Born in Romania, Alina's early childhood memories revolve around feeding wildlife, exploring forests & beaches, and bringing home any wild animal she could find. This included snakes, frogs, mice, birds, & polecats - much to her mother's chagrin. Her love of the natural world led Alina to study population and community ecology in diverse ecosystems including: yucca-yucca moth pollination system, mycorrhizal fungi associated with Jack Pine, the impact of escaped farmed Atlantic Salmon in Pacific coastal streams, and species recovery efforts of the Western Bluebird to Vancouver Island.
As a science communicator, the prevalence of pseudo-science and fake science on social media led Alina to undertake a Masters degree in Communications, to study the barriers to effective science communication. Alina continues to do research in this field.
Industry Expertise (8)
Areas of Expertise (7)
Royal Roads University: M.A., Professional Communications 2017
Thesis: "From Trees to Bluebirds: The Impact of Engagement and Framing on the Communication of Conservation on Vancouver Island"
Project Management Institute: PMP 2013
Devonian Botanic Garden: Master Gardener Certificate 2004
University of Alberta: M.Sc. (ABD), Environmental Biology and Ecology 2000
Thesis: "How the spatial distribution of mycorrhizal fungi affects the distribution of above-ground plants"
University of Alberta: B.Sc., Zoology 1997
Thesis: "Population dynamics of the yucca moth"
Media Appearances (2)
Singing the bluebirds
Canadian Wildlife Magazine print
Project coordinator Alina Fisher explains how the Bring Back the Bluebirds program on Vancouver Island is changing the tune for western bluebirds
Alina Fisher spoke with CBC Daybreak North about her recently published paper about invasive atlantic salmon found in Pacific coastal salmon streams
Research Grants (1)
MITACS Accelerate Internship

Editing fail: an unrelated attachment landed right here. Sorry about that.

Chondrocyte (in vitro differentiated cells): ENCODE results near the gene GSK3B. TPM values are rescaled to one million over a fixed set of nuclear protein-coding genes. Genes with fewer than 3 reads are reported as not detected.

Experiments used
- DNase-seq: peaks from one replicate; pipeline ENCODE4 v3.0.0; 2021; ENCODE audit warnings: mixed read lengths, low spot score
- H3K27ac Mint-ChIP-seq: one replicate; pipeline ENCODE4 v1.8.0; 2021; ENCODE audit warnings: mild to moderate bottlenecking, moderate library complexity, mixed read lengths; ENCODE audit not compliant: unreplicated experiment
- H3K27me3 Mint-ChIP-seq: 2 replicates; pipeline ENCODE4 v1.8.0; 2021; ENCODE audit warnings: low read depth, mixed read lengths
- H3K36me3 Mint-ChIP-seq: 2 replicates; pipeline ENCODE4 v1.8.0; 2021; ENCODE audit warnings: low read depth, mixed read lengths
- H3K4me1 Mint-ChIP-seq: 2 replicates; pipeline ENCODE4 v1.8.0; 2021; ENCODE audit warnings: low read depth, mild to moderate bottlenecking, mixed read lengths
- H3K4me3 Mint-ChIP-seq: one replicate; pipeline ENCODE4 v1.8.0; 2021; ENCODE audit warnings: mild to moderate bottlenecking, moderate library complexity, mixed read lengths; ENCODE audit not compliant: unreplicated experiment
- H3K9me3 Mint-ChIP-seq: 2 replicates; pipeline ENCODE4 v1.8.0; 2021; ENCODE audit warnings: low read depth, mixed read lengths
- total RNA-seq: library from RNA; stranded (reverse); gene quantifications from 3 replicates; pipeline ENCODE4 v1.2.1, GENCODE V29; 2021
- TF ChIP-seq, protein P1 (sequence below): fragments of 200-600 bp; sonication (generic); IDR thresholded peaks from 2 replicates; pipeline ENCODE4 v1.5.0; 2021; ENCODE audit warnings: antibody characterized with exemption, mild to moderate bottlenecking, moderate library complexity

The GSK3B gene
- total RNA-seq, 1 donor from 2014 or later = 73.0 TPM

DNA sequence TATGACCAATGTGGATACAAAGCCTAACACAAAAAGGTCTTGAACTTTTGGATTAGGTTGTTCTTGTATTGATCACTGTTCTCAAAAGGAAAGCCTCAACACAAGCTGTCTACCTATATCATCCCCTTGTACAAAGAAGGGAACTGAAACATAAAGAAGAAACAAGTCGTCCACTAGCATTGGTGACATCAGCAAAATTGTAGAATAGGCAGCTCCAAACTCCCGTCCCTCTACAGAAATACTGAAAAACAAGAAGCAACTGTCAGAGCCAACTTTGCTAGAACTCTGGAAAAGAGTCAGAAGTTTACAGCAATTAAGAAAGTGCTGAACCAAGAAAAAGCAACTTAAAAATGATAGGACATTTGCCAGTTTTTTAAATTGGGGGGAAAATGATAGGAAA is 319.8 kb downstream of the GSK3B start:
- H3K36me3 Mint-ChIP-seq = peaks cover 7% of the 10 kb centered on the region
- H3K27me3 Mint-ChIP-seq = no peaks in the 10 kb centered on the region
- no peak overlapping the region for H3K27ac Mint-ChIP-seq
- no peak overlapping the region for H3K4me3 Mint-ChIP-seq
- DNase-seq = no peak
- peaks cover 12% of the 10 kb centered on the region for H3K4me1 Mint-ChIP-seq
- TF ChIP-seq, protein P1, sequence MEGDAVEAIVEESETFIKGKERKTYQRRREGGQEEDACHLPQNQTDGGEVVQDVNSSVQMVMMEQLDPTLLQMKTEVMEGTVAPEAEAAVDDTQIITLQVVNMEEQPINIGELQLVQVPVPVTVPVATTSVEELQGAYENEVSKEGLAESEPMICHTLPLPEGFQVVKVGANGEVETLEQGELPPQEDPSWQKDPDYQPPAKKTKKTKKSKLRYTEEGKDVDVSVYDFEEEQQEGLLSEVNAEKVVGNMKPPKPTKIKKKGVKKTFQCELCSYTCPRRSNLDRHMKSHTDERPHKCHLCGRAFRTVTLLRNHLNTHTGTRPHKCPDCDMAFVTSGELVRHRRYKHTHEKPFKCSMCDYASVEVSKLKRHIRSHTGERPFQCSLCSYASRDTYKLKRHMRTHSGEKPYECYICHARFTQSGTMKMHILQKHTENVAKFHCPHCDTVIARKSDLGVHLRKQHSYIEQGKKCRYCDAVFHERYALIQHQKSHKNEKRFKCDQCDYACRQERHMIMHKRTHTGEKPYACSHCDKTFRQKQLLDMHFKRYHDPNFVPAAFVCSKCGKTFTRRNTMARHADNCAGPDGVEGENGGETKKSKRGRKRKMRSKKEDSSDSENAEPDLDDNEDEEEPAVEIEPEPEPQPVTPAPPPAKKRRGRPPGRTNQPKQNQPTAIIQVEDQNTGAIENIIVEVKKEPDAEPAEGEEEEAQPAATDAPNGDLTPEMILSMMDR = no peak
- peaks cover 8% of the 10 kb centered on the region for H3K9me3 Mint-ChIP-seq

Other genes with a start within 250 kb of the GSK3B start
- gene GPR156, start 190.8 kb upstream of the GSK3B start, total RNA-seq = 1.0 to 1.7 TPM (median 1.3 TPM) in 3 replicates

Farmed non-native Atlantic salmon (Salmo salar) is the largest agriculture export product of British Columbia, Canada. Chronic low-volume escapes of salmon from farms into Pacific waters (“leakage”) are typically undetectable (Britton et al. 2011). Analysis of escape-reporting from farmers indicates that reports greatly underestimate the true number of Atlantic salmon inadvertently released from open-net pen rearing sites (Morton and Volpe 2002). To quantify the spatial extent of escaped Atlantic salmon in Canadian Pacific rivers, we systematically snorkel-surveyed 41 known Pacific salmon (Oncorhynchus spp.)-supporting rivers and creeks on Vancouver Island over a span of 3 years. We estimated and accounted for imperfect detections using multi-season occupancy models. We detected Atlantic salmon in 36.6 % of surveyed rivers. After accounting for imperfect detection, occupancy models estimated that over half of surveyed streams across the study area contained Atlantic salmon, and that 97 % of streams with high native salmon diversity were occupied by Atlantic salmon. Even in intensive snorkel surveys, Atlantic salmon are detected in occupied streams only 2/3 the time, suggesting abundance and distribution of non-native salmon is greater than indicated by the only existing data. Further, Atlantic salmon are more likely to occupy streams with high native Pacific salmon diversity—and more likely to maintain occupancy across years—potentially increasing competitive pressure on native salmonids. Understanding local biotic and abiotic predictors of Atlantic salmon occupancy, stream colonization, and local extinction requires more data; the same is true for the effects of escaped Atlantic salmon on local salmon diversity and sustainability. These data for the first time show that Atlantic salmon occupy Pacific coastal rivers for multiple years. The impact of Atlantic salmon occupancy in British Columbia rivers must be factored into policy decisions regarding the future of salmon farming in the provincial waters.